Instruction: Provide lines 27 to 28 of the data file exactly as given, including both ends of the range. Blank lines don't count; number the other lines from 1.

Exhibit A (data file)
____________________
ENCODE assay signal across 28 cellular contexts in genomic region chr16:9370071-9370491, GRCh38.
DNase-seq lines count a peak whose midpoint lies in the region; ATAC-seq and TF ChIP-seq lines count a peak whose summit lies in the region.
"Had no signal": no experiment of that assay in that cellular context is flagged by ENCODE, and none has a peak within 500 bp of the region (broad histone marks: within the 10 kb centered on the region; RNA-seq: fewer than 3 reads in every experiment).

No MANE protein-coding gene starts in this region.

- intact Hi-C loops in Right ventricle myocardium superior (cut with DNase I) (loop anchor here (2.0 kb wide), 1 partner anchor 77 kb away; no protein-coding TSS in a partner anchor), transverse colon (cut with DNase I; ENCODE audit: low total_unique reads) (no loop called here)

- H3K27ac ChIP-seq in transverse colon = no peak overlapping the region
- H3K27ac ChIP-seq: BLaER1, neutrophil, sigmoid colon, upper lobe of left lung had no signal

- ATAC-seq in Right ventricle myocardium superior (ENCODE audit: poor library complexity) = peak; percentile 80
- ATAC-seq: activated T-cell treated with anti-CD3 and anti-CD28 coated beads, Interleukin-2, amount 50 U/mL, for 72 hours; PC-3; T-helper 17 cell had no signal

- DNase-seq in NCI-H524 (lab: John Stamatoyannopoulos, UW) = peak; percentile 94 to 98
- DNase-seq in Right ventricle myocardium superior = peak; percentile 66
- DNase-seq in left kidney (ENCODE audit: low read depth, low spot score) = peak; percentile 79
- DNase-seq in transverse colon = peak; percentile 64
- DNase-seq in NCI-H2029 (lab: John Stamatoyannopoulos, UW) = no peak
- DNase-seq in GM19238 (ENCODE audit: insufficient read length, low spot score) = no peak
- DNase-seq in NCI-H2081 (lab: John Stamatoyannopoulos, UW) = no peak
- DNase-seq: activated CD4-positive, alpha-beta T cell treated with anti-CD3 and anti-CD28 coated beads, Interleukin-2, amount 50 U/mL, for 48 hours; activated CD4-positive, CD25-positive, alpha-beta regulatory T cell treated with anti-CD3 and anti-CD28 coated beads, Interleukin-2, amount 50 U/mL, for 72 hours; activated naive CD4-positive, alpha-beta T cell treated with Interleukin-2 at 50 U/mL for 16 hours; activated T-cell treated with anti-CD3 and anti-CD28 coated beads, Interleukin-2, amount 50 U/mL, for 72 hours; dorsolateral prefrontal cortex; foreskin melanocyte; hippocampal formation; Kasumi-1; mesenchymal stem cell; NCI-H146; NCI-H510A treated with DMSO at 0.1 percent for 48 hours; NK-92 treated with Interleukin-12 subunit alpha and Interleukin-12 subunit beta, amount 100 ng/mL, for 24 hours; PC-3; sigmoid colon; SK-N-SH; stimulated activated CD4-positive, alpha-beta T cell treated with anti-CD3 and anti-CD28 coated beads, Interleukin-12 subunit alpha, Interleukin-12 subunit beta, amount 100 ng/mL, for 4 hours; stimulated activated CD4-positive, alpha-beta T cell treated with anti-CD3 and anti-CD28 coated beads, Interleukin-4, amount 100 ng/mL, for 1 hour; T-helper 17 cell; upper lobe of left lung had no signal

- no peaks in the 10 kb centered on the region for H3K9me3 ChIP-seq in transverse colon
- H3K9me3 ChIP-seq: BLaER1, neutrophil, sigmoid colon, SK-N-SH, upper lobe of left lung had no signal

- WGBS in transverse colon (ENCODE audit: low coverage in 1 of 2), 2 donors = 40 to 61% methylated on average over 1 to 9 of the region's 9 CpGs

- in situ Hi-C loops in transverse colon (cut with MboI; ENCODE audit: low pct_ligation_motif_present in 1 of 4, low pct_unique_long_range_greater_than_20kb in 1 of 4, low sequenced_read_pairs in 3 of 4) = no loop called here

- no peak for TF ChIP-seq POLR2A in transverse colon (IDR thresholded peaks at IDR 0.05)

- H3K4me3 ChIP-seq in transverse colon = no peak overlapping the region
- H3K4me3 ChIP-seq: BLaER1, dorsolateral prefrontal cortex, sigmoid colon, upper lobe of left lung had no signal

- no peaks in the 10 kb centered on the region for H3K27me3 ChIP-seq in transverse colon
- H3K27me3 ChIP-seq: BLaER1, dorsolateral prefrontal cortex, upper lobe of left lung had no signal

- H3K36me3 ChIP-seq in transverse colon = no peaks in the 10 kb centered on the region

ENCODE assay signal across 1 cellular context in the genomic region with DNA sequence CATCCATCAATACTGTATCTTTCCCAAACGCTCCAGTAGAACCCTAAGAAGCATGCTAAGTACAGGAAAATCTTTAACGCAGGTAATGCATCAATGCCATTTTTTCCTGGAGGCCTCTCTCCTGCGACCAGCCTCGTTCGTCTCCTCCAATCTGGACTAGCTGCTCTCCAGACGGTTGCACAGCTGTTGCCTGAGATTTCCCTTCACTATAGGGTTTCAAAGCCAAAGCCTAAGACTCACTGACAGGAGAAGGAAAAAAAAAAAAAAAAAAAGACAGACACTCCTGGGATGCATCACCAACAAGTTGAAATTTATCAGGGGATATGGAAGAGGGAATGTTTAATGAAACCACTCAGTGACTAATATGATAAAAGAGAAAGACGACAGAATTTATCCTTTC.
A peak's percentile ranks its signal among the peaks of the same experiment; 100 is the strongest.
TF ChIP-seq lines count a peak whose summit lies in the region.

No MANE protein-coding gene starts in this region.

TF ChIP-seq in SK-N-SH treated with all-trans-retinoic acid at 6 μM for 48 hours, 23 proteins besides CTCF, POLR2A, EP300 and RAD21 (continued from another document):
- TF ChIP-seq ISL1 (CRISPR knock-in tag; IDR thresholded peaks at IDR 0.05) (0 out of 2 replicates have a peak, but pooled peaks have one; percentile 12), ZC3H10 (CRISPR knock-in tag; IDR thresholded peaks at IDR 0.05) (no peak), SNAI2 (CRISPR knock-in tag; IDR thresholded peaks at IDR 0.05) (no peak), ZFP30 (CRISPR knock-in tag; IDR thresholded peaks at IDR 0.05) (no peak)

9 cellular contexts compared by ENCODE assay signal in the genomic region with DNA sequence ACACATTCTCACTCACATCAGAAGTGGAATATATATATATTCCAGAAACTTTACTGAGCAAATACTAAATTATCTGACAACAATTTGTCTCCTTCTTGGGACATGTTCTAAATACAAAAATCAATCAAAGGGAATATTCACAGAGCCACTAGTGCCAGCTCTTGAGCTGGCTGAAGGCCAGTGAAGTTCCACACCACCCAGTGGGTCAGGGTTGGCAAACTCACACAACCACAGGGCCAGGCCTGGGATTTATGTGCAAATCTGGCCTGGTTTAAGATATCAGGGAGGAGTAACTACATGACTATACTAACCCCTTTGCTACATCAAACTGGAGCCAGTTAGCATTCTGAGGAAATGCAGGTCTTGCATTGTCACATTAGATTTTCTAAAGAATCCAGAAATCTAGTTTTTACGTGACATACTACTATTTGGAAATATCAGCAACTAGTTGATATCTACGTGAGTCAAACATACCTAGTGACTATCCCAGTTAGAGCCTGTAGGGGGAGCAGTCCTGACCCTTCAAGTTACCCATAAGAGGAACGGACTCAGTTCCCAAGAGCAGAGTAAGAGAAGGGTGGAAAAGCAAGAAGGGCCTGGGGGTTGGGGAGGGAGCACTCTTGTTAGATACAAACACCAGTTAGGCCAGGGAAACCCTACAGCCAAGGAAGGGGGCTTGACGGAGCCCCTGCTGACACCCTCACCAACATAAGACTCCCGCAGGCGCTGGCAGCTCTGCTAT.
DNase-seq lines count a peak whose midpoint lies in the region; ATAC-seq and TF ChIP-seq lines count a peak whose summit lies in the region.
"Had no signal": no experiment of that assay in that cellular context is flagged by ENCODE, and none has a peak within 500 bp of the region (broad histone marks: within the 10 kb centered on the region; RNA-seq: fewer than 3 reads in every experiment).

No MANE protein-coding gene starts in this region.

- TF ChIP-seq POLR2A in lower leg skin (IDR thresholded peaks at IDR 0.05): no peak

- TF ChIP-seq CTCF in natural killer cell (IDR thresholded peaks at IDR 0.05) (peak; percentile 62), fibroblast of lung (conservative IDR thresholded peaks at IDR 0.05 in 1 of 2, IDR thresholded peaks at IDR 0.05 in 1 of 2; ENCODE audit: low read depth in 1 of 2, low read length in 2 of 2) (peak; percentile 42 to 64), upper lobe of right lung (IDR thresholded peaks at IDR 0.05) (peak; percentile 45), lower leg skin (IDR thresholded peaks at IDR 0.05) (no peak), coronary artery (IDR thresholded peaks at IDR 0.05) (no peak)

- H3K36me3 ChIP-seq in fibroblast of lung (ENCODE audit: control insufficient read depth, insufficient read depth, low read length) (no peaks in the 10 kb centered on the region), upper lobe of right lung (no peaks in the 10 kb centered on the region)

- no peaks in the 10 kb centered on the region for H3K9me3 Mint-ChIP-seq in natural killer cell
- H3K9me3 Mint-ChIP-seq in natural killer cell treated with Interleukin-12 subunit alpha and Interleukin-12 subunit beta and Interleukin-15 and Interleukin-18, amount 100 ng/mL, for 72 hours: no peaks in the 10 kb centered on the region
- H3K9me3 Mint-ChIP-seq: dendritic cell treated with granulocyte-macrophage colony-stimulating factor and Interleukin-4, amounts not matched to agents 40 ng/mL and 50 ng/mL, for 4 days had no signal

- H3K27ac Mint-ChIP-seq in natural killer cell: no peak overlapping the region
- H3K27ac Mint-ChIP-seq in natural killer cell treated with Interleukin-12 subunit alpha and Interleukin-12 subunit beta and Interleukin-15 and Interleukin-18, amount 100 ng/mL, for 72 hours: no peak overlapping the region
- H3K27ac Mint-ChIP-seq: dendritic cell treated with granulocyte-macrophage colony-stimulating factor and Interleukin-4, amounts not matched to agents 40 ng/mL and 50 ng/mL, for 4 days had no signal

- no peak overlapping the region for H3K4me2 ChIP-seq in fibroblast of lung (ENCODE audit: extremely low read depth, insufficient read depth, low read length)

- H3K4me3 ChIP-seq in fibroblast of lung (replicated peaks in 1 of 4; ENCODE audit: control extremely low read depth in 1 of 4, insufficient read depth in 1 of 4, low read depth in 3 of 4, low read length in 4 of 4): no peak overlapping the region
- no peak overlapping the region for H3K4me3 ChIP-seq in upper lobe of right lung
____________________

- H3K36me3 ChIP-seq in transverse colon = no peaks in the 10 kb centered on the region

ENCODE assay signal across 1 cellular context in the genomic region with DNA sequence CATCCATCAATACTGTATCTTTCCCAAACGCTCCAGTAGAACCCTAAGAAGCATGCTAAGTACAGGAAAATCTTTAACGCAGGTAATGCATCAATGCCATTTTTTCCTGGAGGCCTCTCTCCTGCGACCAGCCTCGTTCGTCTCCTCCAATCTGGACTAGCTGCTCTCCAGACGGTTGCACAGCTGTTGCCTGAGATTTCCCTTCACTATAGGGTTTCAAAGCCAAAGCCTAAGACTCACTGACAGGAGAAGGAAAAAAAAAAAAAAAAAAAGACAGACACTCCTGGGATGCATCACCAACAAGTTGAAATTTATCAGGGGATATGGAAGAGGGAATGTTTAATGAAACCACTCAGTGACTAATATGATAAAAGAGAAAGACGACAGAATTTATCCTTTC.